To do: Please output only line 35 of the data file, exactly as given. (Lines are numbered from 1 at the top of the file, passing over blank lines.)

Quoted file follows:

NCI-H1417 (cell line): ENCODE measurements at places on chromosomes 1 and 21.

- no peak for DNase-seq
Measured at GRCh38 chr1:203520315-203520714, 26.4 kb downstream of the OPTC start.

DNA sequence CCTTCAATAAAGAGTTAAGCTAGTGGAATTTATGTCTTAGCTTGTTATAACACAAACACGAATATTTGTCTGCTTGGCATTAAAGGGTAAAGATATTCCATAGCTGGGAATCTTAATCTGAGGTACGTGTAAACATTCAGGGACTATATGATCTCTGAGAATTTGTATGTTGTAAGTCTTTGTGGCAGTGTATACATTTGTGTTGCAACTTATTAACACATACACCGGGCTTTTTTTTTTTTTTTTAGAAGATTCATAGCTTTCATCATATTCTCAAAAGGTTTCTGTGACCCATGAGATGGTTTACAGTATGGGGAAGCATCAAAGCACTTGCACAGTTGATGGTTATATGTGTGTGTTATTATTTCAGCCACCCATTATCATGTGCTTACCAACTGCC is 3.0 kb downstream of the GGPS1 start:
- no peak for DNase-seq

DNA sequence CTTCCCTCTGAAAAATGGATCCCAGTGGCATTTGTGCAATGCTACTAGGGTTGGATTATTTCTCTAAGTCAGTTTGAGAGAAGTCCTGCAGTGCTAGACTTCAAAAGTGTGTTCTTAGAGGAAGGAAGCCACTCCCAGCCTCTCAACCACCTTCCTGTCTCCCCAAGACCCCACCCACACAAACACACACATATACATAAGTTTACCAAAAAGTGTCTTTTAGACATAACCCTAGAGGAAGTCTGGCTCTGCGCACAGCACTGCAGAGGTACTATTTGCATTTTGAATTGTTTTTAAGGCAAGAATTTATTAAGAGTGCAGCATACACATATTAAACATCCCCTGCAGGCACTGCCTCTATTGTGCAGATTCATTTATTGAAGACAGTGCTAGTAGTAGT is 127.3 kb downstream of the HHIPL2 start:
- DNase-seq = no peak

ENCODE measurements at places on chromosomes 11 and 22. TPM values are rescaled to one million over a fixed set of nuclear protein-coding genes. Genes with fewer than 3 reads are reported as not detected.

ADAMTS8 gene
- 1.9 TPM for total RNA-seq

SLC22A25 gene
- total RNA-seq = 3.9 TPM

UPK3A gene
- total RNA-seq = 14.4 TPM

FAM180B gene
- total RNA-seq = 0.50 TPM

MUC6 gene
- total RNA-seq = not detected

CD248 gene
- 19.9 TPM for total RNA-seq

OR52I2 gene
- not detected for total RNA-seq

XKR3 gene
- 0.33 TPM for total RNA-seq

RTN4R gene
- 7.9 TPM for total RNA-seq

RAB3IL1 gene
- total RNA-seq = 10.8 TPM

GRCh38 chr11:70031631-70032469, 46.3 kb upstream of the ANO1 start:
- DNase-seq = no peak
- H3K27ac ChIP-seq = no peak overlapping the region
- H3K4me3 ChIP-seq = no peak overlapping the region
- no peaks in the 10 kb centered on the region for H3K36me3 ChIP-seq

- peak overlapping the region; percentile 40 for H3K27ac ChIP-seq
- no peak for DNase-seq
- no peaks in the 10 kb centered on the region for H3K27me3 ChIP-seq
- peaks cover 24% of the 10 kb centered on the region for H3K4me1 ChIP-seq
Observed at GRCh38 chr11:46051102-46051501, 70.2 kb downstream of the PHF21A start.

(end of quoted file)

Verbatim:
- no peak for DNase-seq